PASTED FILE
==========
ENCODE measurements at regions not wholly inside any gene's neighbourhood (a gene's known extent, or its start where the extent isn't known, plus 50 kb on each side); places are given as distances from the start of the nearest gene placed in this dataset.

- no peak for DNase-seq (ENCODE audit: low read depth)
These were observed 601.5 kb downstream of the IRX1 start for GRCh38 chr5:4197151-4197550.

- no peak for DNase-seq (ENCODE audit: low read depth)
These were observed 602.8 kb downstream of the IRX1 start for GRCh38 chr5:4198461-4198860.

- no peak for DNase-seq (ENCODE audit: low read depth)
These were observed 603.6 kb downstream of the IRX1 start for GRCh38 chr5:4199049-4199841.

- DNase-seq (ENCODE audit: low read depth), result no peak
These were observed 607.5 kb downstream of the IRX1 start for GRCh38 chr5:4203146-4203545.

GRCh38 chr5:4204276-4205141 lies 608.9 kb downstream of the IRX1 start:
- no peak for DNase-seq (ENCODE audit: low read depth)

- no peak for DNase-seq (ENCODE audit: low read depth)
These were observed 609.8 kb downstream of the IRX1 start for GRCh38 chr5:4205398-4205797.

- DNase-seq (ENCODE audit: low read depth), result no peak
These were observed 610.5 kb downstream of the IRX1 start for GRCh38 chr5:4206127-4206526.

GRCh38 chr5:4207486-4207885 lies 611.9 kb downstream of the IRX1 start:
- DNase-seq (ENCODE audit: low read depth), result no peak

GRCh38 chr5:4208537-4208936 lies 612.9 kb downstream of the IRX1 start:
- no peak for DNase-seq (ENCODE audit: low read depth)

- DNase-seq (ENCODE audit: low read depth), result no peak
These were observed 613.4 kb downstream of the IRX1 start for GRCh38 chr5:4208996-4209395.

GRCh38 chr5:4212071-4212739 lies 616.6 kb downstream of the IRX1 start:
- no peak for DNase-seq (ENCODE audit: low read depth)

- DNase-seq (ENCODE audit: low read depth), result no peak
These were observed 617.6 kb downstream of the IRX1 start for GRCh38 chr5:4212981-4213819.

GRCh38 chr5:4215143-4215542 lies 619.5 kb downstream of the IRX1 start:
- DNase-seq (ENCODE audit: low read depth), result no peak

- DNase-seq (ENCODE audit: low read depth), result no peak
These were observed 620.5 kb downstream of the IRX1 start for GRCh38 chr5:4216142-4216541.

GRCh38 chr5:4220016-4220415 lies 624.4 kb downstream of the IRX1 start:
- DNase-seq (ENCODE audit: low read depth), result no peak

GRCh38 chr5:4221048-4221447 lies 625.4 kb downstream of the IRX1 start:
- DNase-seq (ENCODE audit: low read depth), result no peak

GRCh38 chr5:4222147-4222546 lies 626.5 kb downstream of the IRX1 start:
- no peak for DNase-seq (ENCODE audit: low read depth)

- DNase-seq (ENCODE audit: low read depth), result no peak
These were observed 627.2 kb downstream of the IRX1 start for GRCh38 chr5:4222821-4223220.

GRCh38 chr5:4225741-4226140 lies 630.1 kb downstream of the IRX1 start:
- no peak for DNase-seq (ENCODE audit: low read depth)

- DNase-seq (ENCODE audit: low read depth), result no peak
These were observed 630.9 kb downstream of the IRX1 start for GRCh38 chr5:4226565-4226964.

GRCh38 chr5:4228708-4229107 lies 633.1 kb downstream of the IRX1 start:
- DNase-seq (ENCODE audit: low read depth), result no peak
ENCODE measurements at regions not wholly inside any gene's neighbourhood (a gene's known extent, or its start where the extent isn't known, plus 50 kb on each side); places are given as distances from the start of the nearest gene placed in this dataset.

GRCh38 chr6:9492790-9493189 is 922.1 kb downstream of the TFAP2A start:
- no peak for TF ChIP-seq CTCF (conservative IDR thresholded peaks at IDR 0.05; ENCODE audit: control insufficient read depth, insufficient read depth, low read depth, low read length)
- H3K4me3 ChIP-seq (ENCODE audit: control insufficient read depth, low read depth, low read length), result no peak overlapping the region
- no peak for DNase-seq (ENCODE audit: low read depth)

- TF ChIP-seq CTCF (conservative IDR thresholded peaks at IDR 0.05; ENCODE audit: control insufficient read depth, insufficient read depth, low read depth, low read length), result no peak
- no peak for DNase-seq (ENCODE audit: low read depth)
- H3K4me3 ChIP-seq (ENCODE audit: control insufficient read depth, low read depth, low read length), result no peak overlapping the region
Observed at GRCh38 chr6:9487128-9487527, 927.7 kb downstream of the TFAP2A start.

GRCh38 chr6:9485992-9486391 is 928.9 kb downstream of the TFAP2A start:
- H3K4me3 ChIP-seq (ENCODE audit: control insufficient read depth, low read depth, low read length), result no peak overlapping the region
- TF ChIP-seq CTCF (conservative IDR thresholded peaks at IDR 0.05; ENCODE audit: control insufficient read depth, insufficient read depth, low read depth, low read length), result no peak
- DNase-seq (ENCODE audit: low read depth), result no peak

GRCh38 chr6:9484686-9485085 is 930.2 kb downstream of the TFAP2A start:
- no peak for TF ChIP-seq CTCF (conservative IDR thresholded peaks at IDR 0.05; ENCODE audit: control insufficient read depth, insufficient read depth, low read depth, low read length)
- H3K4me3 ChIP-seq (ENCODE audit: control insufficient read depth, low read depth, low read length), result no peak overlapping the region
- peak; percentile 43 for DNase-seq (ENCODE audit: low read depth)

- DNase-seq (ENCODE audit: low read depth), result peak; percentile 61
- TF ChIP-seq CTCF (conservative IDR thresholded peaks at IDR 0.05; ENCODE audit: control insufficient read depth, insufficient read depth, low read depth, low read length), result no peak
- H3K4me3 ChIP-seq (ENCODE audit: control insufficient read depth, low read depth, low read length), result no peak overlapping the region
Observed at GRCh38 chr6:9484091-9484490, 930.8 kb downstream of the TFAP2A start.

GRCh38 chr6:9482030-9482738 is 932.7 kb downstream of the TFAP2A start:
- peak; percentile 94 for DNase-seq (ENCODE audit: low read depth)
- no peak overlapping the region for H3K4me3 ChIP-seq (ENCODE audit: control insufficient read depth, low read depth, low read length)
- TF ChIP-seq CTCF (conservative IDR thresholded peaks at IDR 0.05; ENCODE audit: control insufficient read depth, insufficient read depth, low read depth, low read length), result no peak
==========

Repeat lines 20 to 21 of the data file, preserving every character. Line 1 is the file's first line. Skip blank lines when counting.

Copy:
- DNase-seq (ENCODE audit: low read depth), result no peak
These were observed 613.4 kb downstream of the IRX1 start for GRCh38 chr5:4208996-4209395.